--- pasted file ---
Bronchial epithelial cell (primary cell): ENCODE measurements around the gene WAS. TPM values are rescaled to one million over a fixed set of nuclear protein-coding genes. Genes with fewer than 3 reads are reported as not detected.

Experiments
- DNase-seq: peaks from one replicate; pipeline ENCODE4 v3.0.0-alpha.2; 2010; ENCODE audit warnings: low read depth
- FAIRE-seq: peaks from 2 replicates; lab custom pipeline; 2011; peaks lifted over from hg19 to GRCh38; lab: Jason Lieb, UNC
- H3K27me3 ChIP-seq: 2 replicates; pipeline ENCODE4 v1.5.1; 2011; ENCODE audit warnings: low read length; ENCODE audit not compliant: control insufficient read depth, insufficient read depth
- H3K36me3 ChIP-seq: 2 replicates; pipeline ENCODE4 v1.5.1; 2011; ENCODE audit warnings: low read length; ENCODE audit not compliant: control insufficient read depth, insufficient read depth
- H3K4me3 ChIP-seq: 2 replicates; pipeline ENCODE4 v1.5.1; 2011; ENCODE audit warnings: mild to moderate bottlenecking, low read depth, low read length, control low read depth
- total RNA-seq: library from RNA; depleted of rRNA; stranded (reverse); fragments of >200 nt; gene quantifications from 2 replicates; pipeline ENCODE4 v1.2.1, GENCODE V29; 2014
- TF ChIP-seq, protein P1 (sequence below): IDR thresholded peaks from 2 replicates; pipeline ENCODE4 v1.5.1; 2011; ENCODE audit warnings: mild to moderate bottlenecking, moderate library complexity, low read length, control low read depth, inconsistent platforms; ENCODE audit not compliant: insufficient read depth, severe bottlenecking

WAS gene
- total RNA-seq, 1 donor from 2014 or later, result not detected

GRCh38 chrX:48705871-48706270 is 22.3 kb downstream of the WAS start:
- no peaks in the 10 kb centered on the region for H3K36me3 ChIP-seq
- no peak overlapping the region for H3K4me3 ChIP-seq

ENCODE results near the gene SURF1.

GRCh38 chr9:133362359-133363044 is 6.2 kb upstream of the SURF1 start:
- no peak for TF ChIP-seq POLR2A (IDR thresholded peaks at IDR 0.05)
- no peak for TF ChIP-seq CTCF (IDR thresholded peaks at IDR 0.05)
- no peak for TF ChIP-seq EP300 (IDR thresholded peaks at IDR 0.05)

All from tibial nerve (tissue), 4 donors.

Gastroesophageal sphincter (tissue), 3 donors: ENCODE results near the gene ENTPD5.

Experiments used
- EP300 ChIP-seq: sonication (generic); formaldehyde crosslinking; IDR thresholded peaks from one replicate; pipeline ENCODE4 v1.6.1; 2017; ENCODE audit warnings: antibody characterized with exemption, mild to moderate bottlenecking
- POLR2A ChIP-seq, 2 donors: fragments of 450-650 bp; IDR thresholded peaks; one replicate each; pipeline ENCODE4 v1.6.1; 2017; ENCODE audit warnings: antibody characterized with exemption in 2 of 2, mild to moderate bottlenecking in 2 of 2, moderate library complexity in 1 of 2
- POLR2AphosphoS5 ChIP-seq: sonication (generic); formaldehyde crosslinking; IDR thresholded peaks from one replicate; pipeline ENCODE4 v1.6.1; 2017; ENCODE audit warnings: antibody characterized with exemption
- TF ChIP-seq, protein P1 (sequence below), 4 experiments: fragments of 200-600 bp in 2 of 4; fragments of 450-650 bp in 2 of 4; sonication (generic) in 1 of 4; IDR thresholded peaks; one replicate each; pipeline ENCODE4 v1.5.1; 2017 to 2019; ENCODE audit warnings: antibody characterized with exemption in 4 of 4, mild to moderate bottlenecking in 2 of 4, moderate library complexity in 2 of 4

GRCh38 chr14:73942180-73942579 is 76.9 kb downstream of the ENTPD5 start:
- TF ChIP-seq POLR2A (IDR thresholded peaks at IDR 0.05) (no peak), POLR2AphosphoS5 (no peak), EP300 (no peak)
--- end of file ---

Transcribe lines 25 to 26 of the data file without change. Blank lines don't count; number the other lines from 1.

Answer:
- POLR2AphosphoS5 ChIP-seq: sonication (generic); formaldehyde crosslinking; IDR thresholded peaks from one replicate; pipeline ENCODE4 v1.6.1; 2017; ENCODE audit warnings: antibody characterized with exemption
- TF ChIP-seq, protein P1 (sequence below), 4 experiments: fragments of 200-600 bp in 2 of 4; fragments of 450-650 bp in 2 of 4; sonication (generic) in 1 of 4; IDR thresholded peaks; one replicate each; pipeline ENCODE4 v1.5.1; 2017 to 2019; ENCODE audit warnings: antibody characterized with exemption in 4 of 4, mild to moderate bottlenecking in 2 of 4, moderate library complexity in 2 of 4